I had the surgery and it was a “success”. The doctor took a picture of what she removed from my back and told us that it was one of the biggest she had ever removed in her career. The prognosis was good – but be careful for a while. The next two months sitting in my home really messed with my mind. I used to think sitting and watching movies on TV in my house would be awesome, but that got tiring real fast. I was unable to really move for a while, even needed help eating and going to the bathroom. I was losing my mind and weeks went by when I thought I would never be the same Ed as I was. Unfortunately, I was the anomaly of thee types of surgeries – three months post op and still having severe sciatic pain. Another MRI confirmed that I had a lot of scar tissue on my nerve and I needed another epidural. This was now over a year and a half of this shit. I thought of my family and friends. Were they getting the best from me as I was getting from them when I needed it? Were they tired of dealing with this crap from me?
Along with my back, my mental state was a mess,. I decided to see a pain psychologist and this was very enlightening for me. He got me to see the root of my mental anxiety was fear. Fear of not providing, fear of my mortality, fear of losing my successes. This jarred me. I never had really put this all together even though it seemed so obvious as he said it. I was afraid of asking for help – and this internalizing of my fear led me down a path that eroded my mojo – my confidence. I had to start there and build out again. There was my wife – helping me in ways that no wife should ever have to help her husband. I appreciate her now more than ever. There were my kids – cheering me up, hugging and kissing me when I needed it most. There were my amazing colleagues in my industry, who continued to reach out and support me. There were my clients, who patiently waited for me as I recovered. I was a lucky man. Really lucky. Once I stepped back from my situation and saw all of this, it helped pull me out of my funk physically and mentally to see how truly fortunate I was and that this was just a bump (a big bump – but still) in what is really a very great road. We all face challenges and doubts in our lives. What it took me almost two years to realize is that no matter how bleak things are, don’t be afraid and embrace help. If you are fortunate to have people around you who care, that should serve as all the confidence you will ever need.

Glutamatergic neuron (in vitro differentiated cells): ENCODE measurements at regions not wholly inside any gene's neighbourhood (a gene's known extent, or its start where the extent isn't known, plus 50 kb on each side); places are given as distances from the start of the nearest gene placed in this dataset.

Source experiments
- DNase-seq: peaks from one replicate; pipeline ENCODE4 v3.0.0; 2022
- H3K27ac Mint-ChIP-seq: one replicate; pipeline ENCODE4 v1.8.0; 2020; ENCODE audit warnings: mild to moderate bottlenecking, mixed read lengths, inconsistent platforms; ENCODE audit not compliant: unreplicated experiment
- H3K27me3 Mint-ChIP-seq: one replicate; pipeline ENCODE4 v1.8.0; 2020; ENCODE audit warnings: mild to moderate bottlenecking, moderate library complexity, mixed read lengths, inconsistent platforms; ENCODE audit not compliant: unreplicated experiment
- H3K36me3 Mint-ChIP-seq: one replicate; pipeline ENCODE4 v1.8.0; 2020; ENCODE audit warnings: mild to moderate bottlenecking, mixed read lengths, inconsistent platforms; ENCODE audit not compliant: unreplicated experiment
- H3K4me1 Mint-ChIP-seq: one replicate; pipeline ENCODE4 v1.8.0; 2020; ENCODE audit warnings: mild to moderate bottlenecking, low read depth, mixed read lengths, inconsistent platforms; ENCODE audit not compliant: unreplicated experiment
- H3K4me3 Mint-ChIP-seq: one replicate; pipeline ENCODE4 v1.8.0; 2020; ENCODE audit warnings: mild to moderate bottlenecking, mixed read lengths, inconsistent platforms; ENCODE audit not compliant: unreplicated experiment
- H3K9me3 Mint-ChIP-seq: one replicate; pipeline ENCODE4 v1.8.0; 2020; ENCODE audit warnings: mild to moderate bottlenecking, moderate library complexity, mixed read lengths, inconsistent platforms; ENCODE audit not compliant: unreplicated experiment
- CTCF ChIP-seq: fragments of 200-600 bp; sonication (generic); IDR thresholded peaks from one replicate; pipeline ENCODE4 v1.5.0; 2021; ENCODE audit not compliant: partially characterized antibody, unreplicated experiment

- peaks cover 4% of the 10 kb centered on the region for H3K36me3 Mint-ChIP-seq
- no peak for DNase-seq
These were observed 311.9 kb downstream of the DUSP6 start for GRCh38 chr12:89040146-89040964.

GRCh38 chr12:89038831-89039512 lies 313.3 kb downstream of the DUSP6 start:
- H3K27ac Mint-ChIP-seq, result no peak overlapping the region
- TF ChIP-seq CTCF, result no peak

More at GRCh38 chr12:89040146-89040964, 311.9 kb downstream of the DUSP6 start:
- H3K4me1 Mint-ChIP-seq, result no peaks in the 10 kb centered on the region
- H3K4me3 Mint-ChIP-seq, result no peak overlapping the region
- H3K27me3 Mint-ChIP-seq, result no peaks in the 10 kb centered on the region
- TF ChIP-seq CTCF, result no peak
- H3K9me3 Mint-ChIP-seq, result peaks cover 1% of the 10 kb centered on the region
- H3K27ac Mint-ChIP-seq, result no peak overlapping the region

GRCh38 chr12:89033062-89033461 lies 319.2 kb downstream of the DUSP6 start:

I’m back – but with a greater appreciation of the people who helped me get there. I love you all.